Thursday, Aug 18, 2016
Does the below sound like you sometimes?
- You’ve had a cat in your care for over 3 months. The cat is perfect in many ways (gets along with everyone, friendly, and personable) yet isn’t getting adopted.
- You just took in a dog that is sweet as can be but she has a serious injury to her jaw, making her look a little ‘funny’...as a result, she’s been with her foster for over 6 months and you know that if she didn't have the injury, she’d be adopted by now.
Every rescuer we talk to has experienced cases like this - sometimes more than a few at a time.
The truth is, some animals just take longer to get adopted even if they are perfect (kind of like how some of us here used to never be able to get a date to save our lives! ). Every person - and animal - has its time, if you will. But there are a few ways you can be proactive and try to minimize the waiting game, without comprising on a perfect match for your animal.
Drawing on tons of conversations with animal rescuers and hundreds of hours spent on rescue website, we'll tackle 2 themes related to this topic: profiles and ad campaigns.
In this article we'll cover ways to optimize each animal’s online profile and in our next post we'll focus on how your rescue can plan and conduct fun, innovative ad campaigns for all your animals at the same time. Let's dive in!
Optimizing an animal's profile
Rescue profiles are without a doubt perhaps one of the most important elements of the adoption process and can often make or break whether someone chooses to adopt the animal in your care. It may sound silly but sometimes a simple language difference (calling an animal ‘high-energy’ versus ‘loves to go on long runs”) can make all the difference.
So how do you ensure your approach to writing animal profile's is modern, motivating and likely to work?
Don't underestimate the first sentence. With attention spans shrinking by the second, you need to catch people's interest quickly and maintain it. If you spent 5 minutes writing each animal's profile, you should spend up to 4 of those minutes getting that first sentence right. Yes, it's that important!
Exclamations or all caps can work great as a catchy headline, as can posing a question to people reading the profile. Writing the profile from the perspective of the animal is another great way to change it up. 2 examples we love come from the DFW Pug Rescue (which former co-workers and pug-fans of ours used to read on their lunch time because they found the profiles so entertaining!)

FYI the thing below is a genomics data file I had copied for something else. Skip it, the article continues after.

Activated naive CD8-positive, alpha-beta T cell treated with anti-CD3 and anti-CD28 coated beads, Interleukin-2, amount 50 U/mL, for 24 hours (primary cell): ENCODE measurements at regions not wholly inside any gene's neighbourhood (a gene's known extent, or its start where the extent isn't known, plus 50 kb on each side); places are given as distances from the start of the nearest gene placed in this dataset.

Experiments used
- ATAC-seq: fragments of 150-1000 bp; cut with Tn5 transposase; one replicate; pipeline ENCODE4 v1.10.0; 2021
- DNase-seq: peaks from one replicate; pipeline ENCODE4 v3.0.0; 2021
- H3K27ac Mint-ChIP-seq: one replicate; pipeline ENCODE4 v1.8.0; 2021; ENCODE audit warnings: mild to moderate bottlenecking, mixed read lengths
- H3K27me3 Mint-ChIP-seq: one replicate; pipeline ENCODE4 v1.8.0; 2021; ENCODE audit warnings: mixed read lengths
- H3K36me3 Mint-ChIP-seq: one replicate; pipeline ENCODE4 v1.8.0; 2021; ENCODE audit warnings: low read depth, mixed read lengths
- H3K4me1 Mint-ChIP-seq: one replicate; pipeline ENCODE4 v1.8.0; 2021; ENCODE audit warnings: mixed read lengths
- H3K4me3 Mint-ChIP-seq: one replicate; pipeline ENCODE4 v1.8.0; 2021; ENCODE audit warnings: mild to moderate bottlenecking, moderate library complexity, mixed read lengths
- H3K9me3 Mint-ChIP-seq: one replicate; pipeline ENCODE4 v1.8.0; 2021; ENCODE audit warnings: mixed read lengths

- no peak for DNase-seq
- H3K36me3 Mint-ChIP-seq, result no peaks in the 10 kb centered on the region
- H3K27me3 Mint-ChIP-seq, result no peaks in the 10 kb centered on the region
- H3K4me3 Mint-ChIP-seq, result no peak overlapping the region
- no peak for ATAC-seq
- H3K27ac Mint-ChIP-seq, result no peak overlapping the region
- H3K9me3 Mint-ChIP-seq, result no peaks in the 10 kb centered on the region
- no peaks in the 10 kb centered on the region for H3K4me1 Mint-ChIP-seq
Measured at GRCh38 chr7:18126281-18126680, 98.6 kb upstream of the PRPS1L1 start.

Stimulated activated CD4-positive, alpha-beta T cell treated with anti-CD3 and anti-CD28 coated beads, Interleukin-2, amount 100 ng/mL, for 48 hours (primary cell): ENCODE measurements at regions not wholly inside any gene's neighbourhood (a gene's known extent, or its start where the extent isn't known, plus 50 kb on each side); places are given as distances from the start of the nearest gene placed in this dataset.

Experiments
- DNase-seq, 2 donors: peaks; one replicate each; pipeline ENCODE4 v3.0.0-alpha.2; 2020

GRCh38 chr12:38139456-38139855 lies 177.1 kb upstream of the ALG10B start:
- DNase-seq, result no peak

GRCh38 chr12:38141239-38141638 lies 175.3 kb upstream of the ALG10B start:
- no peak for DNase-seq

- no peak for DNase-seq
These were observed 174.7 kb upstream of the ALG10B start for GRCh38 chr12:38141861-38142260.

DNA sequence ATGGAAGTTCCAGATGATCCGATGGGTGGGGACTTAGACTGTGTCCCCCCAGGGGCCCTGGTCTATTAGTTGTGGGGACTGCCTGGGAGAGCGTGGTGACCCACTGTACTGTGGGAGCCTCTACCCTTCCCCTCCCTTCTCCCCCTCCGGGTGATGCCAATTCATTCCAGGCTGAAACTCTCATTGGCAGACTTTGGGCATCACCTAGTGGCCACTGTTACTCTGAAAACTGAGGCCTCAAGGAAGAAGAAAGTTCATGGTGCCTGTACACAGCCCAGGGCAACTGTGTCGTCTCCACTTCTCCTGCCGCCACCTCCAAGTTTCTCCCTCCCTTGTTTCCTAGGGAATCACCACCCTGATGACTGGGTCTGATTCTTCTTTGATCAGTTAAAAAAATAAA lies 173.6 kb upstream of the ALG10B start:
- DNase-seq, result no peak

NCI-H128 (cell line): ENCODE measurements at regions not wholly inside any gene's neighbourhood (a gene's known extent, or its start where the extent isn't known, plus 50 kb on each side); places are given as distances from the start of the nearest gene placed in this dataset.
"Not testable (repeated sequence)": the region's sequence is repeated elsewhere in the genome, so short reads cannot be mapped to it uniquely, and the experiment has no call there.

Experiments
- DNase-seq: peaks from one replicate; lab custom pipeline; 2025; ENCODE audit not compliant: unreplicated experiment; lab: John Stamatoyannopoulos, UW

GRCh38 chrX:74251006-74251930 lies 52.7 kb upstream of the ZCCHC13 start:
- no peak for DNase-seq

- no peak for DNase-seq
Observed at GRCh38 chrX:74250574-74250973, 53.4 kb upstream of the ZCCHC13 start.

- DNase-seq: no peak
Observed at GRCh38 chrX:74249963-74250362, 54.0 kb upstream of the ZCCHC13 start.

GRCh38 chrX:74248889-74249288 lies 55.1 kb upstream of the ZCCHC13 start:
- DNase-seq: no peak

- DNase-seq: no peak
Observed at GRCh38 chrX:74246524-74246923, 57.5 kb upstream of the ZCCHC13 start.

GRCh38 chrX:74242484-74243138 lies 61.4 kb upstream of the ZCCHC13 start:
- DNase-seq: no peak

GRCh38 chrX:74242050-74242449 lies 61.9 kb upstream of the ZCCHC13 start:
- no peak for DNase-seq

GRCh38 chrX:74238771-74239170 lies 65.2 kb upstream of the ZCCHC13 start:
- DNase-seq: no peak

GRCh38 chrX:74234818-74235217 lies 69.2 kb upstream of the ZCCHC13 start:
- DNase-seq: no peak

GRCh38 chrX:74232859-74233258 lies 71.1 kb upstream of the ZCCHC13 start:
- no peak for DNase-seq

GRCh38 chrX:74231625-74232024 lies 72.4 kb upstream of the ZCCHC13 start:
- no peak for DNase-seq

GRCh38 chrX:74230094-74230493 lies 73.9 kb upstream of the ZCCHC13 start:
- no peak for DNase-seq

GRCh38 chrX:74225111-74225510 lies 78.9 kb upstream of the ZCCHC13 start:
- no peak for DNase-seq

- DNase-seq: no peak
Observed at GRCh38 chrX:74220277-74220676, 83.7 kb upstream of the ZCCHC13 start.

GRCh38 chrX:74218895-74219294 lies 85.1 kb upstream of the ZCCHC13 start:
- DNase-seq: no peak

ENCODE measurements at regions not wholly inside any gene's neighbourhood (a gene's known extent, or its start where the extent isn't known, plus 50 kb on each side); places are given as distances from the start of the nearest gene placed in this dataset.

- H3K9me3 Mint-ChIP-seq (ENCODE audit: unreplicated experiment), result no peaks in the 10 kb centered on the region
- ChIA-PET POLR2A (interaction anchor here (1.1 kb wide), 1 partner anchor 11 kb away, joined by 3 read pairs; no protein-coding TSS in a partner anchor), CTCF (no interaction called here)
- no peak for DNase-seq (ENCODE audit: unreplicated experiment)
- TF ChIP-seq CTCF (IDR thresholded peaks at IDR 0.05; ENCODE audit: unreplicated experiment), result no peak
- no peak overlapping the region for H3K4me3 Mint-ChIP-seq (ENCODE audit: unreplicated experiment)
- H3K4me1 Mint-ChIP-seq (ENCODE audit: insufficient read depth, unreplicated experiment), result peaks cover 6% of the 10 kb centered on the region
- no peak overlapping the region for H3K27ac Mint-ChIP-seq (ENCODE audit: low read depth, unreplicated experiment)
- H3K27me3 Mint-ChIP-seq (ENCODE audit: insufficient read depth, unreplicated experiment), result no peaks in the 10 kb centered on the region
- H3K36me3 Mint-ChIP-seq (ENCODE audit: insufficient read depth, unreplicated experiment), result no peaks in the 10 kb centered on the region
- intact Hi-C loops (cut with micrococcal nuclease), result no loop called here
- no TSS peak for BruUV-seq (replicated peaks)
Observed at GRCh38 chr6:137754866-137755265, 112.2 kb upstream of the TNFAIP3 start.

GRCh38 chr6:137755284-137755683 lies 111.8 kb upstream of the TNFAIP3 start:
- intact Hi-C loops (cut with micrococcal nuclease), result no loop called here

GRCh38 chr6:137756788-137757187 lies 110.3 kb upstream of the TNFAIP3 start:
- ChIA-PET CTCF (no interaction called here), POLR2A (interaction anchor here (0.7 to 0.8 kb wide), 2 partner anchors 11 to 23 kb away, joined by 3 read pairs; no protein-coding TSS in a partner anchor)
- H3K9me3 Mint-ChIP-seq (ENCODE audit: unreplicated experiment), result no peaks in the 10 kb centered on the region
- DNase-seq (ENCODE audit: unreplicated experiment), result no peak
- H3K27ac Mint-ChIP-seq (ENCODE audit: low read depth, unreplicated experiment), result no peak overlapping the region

Rock a 'Dr. Doolittle' approach; in other words, make the profile come from the mouth of the animal his/herself, a classic technique that works well on instagram too. this style helps the animal's personality show through and is a great way to make the profile feel more personal.
Another great way to draw people in is to simply ask a question. Most humans, when asked a question, want to give an answer, so by posing a question directly you force people to think a little bit and continue reading. It can also help quickly weed out those who wouldn't be a good fit.
Don’t shoot yourself in the paw by revealing every single detail about the animal's issues (save those convos for 1-1s with potential adopters) but at the same time be mindful not to sugar-coat things too much. For instance, if the animal has specific requirements for a living situation, keep an enthusiastic tone rather than a serious or negative tone. Does the animal not like kids? That’s OK, but frame it as ‘will thrive in a home with just adults’ versus ‘not meant for a home with kids’...which can appear a little harsh.
A GREAT example comes from the Humane Society of Silicon Valley, which totally owned the personality of a dog named Eddie the Terrible